On October 3, 2017, the Irish High Court referred a legal challenge to the validity of the EU Standard Contractual Clauses (“SCCs”) to the Court of Justice of the European Union (“CJEU”) for resolution. Max Schrems, who had previously successfully challenged the validity of the now defunct U.S.-EU Safe Harbor Program in the Schrems case, had brought a similar claim in relation to the SCCs, and had requested that the Irish Data Protection Commissioner (“DPC”) declare that the SCCs do not provide sufficient protection when personal data is transferred outside the EU to the US and thus are invalid. The Irish DPC declined to make such a ruling, but instead referred the case to the Irish High Court, and requested that the case be referred to the CJEU for a final decision on the validity of the SCCs.

The Irish DPC argued in the case that the SCCs do not provide sufficient protection to European citizens when their personal data is transferred outside of the EEA, and that such data may be at risk of being accessed and processed by U.S. state agencies for national security purposes in a manner incompatible with Articles 7 and 8 of the Charter of Fundamental Rights, which provide rights to respect for private and family life and to the protection of personal data respectively. When considering the case, the Irish High Court stated that “European Union law guarantees a high level of protection to EU citizens,” and furthermore that “they are entitled to an equivalent high level of protection when their data is transferred outside the European Economic Area.” In its decision, the Irish High Court agreed with the DPC that there are “well founded concerns” about the protection of personal data transferred to the U.S. pursuant to the SCCs, and referred the case to the CJEU for a preliminary ruling on their validity.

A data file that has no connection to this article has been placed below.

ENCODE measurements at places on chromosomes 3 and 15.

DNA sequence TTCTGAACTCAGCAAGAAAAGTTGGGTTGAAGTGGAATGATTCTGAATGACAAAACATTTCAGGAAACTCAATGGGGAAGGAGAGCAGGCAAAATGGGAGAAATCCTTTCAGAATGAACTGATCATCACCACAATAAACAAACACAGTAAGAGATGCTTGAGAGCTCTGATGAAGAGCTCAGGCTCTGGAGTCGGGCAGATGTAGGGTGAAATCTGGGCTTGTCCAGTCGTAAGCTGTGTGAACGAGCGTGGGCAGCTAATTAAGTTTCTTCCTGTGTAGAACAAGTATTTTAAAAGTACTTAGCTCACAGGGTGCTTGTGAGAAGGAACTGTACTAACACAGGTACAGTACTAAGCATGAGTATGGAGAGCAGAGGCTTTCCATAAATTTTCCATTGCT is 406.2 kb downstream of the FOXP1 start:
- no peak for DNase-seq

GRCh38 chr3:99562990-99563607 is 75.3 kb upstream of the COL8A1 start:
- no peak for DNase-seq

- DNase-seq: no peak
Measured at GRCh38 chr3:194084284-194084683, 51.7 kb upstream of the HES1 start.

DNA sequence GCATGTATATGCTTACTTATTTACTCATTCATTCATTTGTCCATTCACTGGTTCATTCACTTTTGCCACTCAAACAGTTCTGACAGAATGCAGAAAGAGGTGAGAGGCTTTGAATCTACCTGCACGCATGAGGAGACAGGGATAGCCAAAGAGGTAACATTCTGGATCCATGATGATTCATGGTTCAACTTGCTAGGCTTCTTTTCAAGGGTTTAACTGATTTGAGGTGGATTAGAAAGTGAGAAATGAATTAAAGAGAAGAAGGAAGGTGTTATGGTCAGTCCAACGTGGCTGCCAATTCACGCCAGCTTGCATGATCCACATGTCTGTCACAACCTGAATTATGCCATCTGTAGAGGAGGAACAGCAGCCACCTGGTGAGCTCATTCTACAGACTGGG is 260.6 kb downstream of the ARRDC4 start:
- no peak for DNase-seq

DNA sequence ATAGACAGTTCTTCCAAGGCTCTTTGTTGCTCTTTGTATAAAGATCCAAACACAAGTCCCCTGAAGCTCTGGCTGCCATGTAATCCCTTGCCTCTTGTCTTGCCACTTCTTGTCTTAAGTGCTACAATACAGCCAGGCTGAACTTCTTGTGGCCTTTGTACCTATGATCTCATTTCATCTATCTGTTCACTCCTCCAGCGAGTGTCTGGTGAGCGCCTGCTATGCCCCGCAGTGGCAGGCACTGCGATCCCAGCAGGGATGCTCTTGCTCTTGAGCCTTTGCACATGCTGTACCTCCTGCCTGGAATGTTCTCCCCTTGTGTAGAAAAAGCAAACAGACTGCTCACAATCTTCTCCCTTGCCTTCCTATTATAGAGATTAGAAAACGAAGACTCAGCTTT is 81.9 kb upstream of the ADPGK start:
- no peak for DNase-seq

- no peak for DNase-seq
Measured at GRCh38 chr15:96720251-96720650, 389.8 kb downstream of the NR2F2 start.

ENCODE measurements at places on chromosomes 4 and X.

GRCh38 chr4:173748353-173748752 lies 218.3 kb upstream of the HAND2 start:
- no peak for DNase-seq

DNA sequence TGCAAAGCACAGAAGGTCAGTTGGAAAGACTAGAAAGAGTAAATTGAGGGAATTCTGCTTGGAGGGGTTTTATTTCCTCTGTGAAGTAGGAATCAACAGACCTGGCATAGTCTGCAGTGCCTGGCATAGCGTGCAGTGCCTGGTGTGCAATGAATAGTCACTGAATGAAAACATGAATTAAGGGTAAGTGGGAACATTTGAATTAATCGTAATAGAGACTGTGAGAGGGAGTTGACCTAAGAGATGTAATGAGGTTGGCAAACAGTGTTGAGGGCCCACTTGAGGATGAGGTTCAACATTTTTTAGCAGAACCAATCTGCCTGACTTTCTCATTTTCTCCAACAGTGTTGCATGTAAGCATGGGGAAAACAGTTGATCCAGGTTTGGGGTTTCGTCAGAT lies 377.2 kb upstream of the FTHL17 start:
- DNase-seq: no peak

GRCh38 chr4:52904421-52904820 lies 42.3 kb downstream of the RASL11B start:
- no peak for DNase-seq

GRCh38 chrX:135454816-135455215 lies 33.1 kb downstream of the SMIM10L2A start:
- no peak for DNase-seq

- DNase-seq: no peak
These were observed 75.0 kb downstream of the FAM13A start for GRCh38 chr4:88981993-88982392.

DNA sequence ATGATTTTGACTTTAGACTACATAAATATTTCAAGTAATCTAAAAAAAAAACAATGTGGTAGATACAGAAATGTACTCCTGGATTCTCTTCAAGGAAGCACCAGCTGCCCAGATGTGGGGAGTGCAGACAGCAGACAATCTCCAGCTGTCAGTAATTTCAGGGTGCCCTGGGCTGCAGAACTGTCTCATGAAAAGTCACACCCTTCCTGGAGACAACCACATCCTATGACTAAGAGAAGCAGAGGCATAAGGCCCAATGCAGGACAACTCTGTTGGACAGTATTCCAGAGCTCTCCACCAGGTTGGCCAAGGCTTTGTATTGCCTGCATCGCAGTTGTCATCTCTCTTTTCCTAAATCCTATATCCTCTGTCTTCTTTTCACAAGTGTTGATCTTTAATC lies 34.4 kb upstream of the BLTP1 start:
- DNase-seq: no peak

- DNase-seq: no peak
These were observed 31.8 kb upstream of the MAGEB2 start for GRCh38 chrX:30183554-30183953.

The referral to the CJEU casts some doubt on the future validity of the SCCs, which many organizations rely on in support of transfers of personal data to the U.S. and to other countries around the world. In the event that the CJEU agrees that the SCCs do not provide adequate protection for EU data subjects, companies and other organizations that rely on them will need to implement alternative data transfer mechanisms (such as U.S.-EU Privacy Shield certification or Binding Corporate Rules) to ensure the lawfulness of their transfers of personal data outside the EEA. Although no date for the CJEU’s decision in the case has yet been set, it could take two years, or longer, for the CJEU to render its decision in the case. Until that time, the SCCs remain a valid mechanism to transfer personal data outside the EEA, including to the United States.